Thursday, July 30, 2020

Keeping your Oracle Database Healthy

I recently gave a virtual presentation about database patching and managing risk.  During the session one of the key takeaways is keeping your database healthy.  Although patching is part of keeping things healthy, there is a lot more.

One key is being proactive about health checks.  You should always do some basic database health checks during every patch or upgrade. In fact, you may also want to proactively perform some database health checks weekly or monthly, since many things can happen outside of DB patching.

I've personally been in many patching exercises where we planed a specific amount of time. Having tested the patch in a non production, feeling confident things will go well.  Only to find out that something else in the database is not healthy.  Something only in production.  Some code is invalid, or some system issue is going on.  The patching window is now two times longer as we are fixing the problem we didn't know and still trying to patch.

Oracle provides many great tools to help, ORAchk, EXAchk, and Autonomous Health Framework (AFH).

See note: Autonomous Health Framework (AHF) - Including TFA and ORAchk/EXAChk (Doc ID 2550798.1)

Running these tools proactively and reviewing the results on a regular basses is critical to a healthy system.  Always do some basic database health checks on your database
  • Every patch or upgrade
  • Proactively perform weekly or monthly
  • Before and after a patch (compare)
Notice this is not just during patching, many things can happen outside of DB patching to corrupt your system!

Knowing there is an issue will help you plan your work and make sure your outages have the time you need and everyone is clear on the change that is needed.  The less surprises there are in the work you do, the more the business and management will trust what you are doing in the future.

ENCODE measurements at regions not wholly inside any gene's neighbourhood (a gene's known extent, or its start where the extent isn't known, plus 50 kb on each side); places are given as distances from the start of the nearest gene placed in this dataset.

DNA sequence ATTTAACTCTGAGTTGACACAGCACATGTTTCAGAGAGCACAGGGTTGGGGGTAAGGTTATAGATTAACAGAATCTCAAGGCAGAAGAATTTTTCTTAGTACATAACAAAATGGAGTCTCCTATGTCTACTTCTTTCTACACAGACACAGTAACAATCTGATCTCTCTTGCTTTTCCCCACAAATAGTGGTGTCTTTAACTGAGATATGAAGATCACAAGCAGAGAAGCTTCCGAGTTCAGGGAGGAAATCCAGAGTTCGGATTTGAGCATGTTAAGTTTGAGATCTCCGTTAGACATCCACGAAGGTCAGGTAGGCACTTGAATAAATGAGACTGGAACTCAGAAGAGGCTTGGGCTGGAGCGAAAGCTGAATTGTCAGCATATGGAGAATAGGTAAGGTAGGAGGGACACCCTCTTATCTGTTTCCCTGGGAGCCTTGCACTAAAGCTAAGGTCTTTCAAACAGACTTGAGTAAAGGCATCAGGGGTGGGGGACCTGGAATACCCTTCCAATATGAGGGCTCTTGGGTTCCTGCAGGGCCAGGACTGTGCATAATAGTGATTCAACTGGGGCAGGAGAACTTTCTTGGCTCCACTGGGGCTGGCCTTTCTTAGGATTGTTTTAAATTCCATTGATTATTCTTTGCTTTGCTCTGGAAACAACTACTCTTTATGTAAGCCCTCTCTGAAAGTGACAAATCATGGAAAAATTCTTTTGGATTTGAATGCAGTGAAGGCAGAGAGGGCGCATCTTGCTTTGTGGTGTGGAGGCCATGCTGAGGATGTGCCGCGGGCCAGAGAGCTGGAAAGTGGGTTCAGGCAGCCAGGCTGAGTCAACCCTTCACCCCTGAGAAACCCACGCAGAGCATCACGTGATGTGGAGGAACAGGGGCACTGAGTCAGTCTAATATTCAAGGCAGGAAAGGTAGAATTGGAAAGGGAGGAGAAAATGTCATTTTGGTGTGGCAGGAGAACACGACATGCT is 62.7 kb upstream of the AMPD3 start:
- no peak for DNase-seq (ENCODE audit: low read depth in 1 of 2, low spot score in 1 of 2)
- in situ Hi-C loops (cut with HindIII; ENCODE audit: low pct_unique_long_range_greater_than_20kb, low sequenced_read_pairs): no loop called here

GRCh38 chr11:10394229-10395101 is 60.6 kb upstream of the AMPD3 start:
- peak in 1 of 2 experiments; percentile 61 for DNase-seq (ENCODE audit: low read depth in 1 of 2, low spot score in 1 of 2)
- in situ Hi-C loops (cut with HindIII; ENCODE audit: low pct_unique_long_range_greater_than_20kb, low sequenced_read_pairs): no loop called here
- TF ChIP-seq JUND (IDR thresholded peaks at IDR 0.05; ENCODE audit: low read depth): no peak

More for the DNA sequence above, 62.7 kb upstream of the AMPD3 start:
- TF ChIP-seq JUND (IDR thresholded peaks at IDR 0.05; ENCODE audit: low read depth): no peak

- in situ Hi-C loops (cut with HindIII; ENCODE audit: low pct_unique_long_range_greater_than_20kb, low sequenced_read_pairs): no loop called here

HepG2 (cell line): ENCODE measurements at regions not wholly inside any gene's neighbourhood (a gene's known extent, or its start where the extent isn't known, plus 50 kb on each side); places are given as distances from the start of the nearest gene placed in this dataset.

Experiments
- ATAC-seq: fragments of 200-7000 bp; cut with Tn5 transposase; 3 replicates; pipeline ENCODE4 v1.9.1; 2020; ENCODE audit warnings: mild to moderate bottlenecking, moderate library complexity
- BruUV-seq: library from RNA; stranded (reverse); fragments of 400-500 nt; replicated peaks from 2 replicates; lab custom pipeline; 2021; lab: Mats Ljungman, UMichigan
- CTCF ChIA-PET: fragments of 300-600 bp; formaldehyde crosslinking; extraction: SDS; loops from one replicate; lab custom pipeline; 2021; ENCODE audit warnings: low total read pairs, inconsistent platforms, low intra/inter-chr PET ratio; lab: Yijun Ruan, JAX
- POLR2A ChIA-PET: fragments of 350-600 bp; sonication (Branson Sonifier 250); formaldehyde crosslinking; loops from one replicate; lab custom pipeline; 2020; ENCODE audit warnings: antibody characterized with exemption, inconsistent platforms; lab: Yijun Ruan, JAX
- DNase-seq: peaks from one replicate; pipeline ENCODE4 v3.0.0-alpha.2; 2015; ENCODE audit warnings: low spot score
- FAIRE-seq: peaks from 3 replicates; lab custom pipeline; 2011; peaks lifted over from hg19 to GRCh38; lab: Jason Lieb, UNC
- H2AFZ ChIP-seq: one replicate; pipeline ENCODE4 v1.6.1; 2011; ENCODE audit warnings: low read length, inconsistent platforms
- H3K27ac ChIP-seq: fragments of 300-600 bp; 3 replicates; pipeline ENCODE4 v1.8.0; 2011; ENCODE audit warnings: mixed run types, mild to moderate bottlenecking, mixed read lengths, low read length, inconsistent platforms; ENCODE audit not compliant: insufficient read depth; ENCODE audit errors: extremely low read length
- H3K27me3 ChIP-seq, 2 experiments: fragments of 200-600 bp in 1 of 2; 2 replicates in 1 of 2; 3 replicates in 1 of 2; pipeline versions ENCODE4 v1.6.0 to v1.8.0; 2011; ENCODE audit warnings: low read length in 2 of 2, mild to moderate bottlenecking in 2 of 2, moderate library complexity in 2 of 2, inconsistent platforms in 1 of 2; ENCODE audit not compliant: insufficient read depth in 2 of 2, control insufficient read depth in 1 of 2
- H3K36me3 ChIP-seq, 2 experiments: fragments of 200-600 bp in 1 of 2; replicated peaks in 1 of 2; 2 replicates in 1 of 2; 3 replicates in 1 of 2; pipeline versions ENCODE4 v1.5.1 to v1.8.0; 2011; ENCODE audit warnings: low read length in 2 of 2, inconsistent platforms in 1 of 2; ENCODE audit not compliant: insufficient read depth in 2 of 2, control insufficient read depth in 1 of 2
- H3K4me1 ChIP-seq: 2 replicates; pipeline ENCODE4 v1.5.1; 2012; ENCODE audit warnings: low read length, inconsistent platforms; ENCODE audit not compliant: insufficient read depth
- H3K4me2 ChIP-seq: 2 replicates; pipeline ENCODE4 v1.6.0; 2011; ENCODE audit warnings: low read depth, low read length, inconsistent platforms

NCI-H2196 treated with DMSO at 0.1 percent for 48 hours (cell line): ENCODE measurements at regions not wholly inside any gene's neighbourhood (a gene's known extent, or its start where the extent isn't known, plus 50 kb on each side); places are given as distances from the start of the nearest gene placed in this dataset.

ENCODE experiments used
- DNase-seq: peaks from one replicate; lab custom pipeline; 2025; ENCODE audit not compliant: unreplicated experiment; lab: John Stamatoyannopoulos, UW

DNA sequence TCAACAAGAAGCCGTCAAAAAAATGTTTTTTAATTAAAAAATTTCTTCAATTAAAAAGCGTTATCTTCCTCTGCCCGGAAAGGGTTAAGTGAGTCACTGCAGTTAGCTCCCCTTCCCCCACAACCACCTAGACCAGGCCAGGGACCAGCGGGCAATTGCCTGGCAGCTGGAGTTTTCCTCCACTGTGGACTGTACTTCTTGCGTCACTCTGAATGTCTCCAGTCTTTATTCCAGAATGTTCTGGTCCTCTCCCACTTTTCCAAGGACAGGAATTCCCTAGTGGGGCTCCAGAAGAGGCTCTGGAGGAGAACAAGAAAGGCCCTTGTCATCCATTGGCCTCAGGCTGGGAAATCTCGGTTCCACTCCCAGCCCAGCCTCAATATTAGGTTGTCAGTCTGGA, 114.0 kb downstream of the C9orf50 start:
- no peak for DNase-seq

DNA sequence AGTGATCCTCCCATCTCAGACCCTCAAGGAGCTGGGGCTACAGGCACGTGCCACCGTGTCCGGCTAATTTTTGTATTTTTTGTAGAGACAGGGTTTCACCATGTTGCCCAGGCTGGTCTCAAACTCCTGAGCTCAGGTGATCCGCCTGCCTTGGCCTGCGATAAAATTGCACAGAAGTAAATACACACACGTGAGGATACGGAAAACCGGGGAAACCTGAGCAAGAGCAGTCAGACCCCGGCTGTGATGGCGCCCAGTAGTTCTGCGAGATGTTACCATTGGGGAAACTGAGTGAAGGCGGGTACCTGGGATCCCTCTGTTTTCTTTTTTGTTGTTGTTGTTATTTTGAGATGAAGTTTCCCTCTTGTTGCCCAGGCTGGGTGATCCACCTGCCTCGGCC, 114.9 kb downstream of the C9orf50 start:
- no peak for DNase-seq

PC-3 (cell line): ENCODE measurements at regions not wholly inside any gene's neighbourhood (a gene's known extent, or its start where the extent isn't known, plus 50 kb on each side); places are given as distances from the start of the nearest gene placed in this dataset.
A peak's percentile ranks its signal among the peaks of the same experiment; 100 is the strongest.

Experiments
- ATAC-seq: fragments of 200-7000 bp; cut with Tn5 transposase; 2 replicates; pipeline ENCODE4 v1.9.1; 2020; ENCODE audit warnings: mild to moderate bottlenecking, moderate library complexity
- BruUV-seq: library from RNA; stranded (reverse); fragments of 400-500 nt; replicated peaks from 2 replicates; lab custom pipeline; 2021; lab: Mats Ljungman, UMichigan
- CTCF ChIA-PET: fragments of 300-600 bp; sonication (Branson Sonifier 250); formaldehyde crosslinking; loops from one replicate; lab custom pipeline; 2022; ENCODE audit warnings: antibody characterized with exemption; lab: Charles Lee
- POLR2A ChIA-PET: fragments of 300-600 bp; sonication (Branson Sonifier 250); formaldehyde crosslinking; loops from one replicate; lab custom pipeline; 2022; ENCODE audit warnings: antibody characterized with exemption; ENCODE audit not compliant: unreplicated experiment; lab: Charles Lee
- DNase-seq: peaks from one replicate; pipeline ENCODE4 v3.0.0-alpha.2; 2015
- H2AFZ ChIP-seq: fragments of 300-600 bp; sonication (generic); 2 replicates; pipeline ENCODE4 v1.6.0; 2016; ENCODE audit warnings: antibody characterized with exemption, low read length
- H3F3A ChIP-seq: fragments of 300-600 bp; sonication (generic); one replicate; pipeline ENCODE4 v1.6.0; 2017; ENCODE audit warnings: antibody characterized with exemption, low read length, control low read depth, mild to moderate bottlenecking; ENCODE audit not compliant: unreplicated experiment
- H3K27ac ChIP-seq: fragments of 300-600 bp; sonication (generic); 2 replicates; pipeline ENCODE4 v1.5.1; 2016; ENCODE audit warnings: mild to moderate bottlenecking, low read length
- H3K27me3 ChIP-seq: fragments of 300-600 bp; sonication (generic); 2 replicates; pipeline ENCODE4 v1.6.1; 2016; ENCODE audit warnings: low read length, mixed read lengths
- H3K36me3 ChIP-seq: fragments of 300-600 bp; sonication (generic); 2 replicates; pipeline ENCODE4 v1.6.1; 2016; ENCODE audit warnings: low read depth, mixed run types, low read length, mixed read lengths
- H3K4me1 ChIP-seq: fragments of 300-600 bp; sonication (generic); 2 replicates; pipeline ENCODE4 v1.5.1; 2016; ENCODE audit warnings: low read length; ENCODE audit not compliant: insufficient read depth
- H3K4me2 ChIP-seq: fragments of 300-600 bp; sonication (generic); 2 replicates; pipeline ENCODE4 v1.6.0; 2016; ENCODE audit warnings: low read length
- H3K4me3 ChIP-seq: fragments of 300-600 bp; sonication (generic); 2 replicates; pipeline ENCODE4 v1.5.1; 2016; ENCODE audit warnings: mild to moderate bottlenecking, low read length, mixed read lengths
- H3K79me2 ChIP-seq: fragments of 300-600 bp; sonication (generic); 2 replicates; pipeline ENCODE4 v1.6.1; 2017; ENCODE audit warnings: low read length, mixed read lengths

There are other tools that Oracle provides outside of AHF.  Here is a list of some more Oracle provided scripts and technical notes on things you can check in your database to show it is healthy.  This does not guarantee that the application that uses the database is healthy, this is more about the technical aspects fo the database itself.
  • FAQ: Database Upgrade and Migration (Doc ID 1352987.1)
  • Autonomous Health Framework (AHF) - Including TFA and ORAchk/EXAChk (Doc ID 2550798.1)
  • Script to Collect DB Upgrade / Migrate Diagnostic Information (dbupgdiag.sql) (Doc ID 556610.1)
  • hcheck.sql Script to Check for Known Problems in Oracle8i, Oracle9i, Oracle10g, Oracle 11g and Oracle 12c (Doc ID 136697.1)
  • Assistant: Download Reference for Oracle Database/GI Update, Revision, PSU, SPU(CPU), Bundle Patches, Patchsets and Base Releases (DOC ID 2118136.2)
  • Best Practices for running catalog, catproc and utlrpscript (Doc ID 863312.1)
  • Debug and Validate Invalid Objects (Doc ID 300056.1)
  • Where Can I Find the Parallel Version of Utlrp.sql? (Doc ID 230136.1)
  • Master Note: Troubleshooting Oracle Data Dictionary (Doc ID 1506140.1)
  • Overview of Refreshing Materialized Views (Doc ID 549874.1)
  • How to Monitor the Progress of a Materialized View Refresh (MVIEW) (Doc ID 258021.1)
  • Script to Check the Status or State of the JVM within the Database (Doc ID 456949.1)
Hopefully these notes give you a point in the right direction on how to help keep your database healthy during patching activities, and even when you are not patching.

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